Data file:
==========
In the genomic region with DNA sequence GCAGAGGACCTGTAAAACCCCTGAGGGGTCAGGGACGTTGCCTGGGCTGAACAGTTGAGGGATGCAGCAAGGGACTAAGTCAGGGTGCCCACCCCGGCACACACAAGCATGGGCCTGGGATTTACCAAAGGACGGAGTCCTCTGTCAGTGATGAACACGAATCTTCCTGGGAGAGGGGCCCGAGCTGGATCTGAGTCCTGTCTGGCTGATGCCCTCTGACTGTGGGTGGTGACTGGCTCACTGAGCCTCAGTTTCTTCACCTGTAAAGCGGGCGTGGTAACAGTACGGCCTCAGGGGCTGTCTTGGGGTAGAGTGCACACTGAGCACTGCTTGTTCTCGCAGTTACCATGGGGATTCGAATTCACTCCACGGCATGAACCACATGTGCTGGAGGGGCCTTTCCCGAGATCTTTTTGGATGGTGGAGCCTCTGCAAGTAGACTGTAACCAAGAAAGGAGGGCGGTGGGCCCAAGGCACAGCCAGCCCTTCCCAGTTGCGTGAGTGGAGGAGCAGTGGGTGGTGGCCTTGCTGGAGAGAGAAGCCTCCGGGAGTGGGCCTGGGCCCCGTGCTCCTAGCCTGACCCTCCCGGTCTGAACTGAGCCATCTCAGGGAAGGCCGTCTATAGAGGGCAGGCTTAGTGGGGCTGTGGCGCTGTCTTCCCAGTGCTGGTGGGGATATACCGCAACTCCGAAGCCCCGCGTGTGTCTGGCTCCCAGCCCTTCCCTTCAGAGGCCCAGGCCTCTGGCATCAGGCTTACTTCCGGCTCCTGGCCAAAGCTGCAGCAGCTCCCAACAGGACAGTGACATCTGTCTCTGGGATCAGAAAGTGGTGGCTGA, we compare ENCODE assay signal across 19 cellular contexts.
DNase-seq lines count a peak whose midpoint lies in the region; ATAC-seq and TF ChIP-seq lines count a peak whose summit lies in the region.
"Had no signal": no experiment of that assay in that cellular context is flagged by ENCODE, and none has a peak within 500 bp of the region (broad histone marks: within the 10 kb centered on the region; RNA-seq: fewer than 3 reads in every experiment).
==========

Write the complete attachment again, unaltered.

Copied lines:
In the genomic region with DNA sequence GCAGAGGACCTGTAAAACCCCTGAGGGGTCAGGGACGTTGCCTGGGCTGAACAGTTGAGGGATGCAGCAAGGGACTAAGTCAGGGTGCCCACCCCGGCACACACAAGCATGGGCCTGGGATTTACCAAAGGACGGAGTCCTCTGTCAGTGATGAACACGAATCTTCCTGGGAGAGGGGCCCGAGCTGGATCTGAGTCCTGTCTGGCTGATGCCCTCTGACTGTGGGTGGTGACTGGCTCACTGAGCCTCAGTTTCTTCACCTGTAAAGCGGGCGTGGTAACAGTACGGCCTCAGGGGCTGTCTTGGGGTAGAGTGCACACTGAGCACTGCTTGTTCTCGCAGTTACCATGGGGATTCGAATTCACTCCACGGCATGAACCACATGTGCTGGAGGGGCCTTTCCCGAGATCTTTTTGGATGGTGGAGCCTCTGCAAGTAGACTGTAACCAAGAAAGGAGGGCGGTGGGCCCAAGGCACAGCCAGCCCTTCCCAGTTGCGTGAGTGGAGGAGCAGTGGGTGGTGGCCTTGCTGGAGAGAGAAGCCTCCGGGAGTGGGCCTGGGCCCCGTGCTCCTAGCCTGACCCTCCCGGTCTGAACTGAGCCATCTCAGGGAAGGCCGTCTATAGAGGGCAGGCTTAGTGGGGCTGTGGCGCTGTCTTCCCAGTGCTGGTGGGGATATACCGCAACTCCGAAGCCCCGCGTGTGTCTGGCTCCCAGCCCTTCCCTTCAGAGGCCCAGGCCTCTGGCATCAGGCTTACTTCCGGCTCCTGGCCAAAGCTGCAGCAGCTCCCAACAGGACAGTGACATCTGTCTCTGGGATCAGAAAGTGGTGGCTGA, we compare ENCODE assay signal across 19 cellular contexts.
DNase-seq lines count a peak whose midpoint lies in the region; ATAC-seq and TF ChIP-seq lines count a peak whose summit lies in the region.
"Had no signal": no experiment of that assay in that cellular context is flagged by ENCODE, and none has a peak within 500 bp of the region (broad histone marks: within the 10 kb centered on the region; RNA-seq: fewer than 3 reads in every experiment).